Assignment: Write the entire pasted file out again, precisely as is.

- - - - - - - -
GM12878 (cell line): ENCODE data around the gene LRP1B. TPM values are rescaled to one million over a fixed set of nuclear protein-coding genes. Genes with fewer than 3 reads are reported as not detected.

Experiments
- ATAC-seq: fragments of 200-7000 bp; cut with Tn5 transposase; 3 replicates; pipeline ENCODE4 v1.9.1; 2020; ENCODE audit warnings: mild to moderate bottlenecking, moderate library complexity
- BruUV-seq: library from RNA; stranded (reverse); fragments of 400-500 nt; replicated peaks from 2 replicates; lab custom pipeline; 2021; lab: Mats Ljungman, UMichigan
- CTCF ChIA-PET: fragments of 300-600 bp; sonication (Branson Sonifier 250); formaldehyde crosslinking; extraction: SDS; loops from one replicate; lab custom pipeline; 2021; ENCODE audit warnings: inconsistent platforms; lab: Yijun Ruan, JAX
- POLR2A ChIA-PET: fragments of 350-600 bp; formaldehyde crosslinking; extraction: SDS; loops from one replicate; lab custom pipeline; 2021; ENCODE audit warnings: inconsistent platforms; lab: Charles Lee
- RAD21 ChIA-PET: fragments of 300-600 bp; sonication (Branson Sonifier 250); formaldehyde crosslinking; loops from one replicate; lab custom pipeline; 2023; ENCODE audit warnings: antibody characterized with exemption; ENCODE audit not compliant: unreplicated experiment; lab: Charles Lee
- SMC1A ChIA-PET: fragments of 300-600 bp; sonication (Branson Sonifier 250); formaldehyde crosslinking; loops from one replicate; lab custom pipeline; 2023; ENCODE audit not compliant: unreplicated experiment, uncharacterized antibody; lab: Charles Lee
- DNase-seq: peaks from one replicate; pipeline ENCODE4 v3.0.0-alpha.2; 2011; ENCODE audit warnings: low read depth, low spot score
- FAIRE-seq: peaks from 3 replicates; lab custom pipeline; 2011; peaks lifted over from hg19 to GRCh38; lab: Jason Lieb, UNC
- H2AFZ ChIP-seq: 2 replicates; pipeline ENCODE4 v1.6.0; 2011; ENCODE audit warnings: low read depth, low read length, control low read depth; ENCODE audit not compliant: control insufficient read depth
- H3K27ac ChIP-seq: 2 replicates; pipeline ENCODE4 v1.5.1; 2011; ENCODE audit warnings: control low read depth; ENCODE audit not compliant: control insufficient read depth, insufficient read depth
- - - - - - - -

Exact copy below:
GM12878 (cell line): ENCODE data around the gene LRP1B. TPM values are rescaled to one million over a fixed set of nuclear protein-coding genes. Genes with fewer than 3 reads are reported as not detected.

Experiments
- ATAC-seq: fragments of 200-7000 bp; cut with Tn5 transposase; 3 replicates; pipeline ENCODE4 v1.9.1; 2020; ENCODE audit warnings: mild to moderate bottlenecking, moderate library complexity
- BruUV-seq: library from RNA; stranded (reverse); fragments of 400-500 nt; replicated peaks from 2 replicates; lab custom pipeline; 2021; lab: Mats Ljungman, UMichigan
- CTCF ChIA-PET: fragments of 300-600 bp; sonication (Branson Sonifier 250); formaldehyde crosslinking; extraction: SDS; loops from one replicate; lab custom pipeline; 2021; ENCODE audit warnings: inconsistent platforms; lab: Yijun Ruan, JAX
- POLR2A ChIA-PET: fragments of 350-600 bp; formaldehyde crosslinking; extraction: SDS; loops from one replicate; lab custom pipeline; 2021; ENCODE audit warnings: inconsistent platforms; lab: Charles Lee
- RAD21 ChIA-PET: fragments of 300-600 bp; sonication (Branson Sonifier 250); formaldehyde crosslinking; loops from one replicate; lab custom pipeline; 2023; ENCODE audit warnings: antibody characterized with exemption; ENCODE audit not compliant: unreplicated experiment; lab: Charles Lee
- SMC1A ChIA-PET: fragments of 300-600 bp; sonication (Branson Sonifier 250); formaldehyde crosslinking; loops from one replicate; lab custom pipeline; 2023; ENCODE audit not compliant: unreplicated experiment, uncharacterized antibody; lab: Charles Lee
- DNase-seq: peaks from one replicate; pipeline ENCODE4 v3.0.0-alpha.2; 2011; ENCODE audit warnings: low read depth, low spot score
- FAIRE-seq: peaks from 3 replicates; lab custom pipeline; 2011; peaks lifted over from hg19 to GRCh38; lab: Jason Lieb, UNC
- H2AFZ ChIP-seq: 2 replicates; pipeline ENCODE4 v1.6.0; 2011; ENCODE audit warnings: low read depth, low read length, control low read depth; ENCODE audit not compliant: control insufficient read depth
- H3K27ac ChIP-seq: 2 replicates; pipeline ENCODE4 v1.5.1; 2011; ENCODE audit warnings: control low read depth; ENCODE audit not compliant: control insufficient read depth, insufficient read depth